Well, it turns out, that the little short black guy, that was in town earlier, and we both wanted the same girl, but I got her, was going to be our new Repair Officer on board the ship, and he was a Lieutenant Commander, that had just checked into the ship for duty. We had over 1,300 guys on that ship, and I usually have to deal in my line of work, on a daily basis, with the Commanding Officer, Executive Officer, and all the department heads, and even the division officers at times.

We see brass, numerous times every day. I was in the admin office, and this little short black officer came in, and it was the same guy from the bar in town. He looked at me, and I looked at him.

He had already been aboard for a few days, I just had never saw him before, and he was checking the repair department in box, where we keep all the papers for the department heads. They have to come up and check their boxes all the time, because we give them a lot of items that need to be signed, and the same for the CO’s and XO’s mail boxes. The Commanding Officer does not sign anything, unless it comes threw our office first, and it is typed up the military format style for the Navy.

The LCDR, just pretended that we had never met, and he asked me some admin questions about the ship, and the subject never came up, and he was not hard to deal with at all. Even thou we are enlisted, we work for the officers, we take care of their paperwork, from the admiral down to an ensign. The personnel men take care of all the enlisted’s paper works, and yeoman’s take care of all the officers paperwork.

We always keep all the officers service records in our office. I went, and looked threw the LCDR’s service record, and sure enough, he was married. So I guess he had more to lose, than I did. He could of gave me a really hard time, just because he was an officer, and he got burned out in town, by me, over a girl. There are so many ways to make things that are important, disappear from a service record, or something can be added, or just torn out, and it’s a lot of work, for an officer to replace it.

Most officers don’t even bother to look that great threw their service records. Our job, was pretty much the same as Radar O’reily, from the hit TV show, M.A.S.H., with Alan Alda. Radar ran the camp. He knew more about what was going on, than most all the officers there, that was pretty much what a yeoman did, but we were never as nerdy, as they make Radar out to be.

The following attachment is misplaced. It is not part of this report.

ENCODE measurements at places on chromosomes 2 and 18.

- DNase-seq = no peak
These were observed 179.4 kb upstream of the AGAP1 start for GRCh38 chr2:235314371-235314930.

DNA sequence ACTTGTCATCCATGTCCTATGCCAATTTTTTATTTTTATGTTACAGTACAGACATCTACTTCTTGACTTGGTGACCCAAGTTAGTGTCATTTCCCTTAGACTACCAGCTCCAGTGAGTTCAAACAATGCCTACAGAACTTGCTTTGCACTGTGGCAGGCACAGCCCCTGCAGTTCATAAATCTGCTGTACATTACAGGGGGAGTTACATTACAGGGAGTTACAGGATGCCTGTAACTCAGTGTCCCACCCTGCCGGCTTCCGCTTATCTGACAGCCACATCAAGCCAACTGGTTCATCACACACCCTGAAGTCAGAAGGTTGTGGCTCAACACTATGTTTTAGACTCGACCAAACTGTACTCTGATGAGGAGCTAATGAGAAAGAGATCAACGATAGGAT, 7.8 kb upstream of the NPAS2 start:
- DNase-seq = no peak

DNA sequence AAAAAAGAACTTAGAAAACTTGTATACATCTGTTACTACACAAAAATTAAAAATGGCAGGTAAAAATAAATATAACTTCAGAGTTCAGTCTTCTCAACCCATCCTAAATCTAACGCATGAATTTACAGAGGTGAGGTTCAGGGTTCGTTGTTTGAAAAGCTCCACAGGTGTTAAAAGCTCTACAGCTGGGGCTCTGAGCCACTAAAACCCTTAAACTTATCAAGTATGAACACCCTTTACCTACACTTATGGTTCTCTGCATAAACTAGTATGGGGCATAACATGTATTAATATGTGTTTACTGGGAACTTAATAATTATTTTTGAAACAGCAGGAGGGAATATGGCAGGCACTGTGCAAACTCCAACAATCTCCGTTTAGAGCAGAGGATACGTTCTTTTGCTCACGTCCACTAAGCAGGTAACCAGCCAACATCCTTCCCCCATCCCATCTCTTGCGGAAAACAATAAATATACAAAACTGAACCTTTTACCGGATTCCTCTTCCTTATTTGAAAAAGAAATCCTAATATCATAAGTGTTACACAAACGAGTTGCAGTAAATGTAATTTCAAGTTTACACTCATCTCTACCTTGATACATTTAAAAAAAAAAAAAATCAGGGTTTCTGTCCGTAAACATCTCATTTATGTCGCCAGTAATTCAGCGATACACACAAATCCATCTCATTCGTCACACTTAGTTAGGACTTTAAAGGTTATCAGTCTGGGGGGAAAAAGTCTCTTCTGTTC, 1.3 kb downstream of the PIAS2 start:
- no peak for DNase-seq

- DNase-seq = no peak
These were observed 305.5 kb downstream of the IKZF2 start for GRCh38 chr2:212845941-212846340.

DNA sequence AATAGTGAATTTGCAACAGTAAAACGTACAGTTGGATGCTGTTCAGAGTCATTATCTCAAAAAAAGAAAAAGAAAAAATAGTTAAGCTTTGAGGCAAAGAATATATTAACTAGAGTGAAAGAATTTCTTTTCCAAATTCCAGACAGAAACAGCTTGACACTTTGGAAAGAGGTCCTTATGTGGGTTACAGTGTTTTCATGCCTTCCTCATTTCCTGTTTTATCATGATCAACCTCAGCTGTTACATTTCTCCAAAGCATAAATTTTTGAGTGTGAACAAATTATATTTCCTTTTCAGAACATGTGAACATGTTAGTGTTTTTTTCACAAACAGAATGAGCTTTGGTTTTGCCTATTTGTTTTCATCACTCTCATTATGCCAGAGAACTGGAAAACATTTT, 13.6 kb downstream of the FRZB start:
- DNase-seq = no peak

We have to type up all the evaluations, called, fitness reports on all the officers, and keep track of paychecks, leave papers, rental cars, transportation orders, and other paperwork. In other works, if a department head, or division officer, is an asshole. They will find it hard to get some things they need to help run their department the best they can, and they will always get things last from us, or not at all.

Some of the girls, that I worked with, could be really mean, to some of the pilot lady officers. We did not have that many female Navy pilots, but we did have a hand full, and some of them we cute, for pilots. Some of the girls I worked with, were jealous, and did what they could do, to make it hard for them to attend school, and not even know it was coming from an enlisted female yeoman, who just wanted them to leave our squadron, back then.

Our department, always works for the CO and XO. When the captain needs his fitness report done, he usually had his remarks already typed up, by me, and then I would take it over to the admirals office, and leave it for him to see, and make any changes, if he wanted to. The admiral usually will only make a few minor changes, just so it looks like he did something.

I’ve had to type up a few bad fitness reports before. On one of them, the captain just totally tore apart a flight surgeon’s fitness report. He hated the fact, that the guy never wanted to help the guys in the squadron out. He only wanted to apply for every single free school he could get his hands on, he would always request to attend a 2 day, 3 day, 5 day schools and trips, and never actually seemed to stay around, to perform his job.

The doctor wanted to be a brain surgeon, and not many of the enlisted guys, liked him at all, as our squadron flight surgeon, and he was just arrogant, thinking he was doctor, and we were all below him.

I had to go to him one time, when I had my toe nail, come completely off, and then my toe, split, and cut in the middle, and it needed to be stitched up, all from accidentally, hitting it right on the sharp corner section, of a dresser, in the middle of the night. The doctor did not have any bedside manners at all, he was rude to me, and treating me like I was an idiot, stubbing my toe, in the middle of the night. I had the best time, when I typed up his fitness report. It was one of the worst ones, I had ever gotten to type up.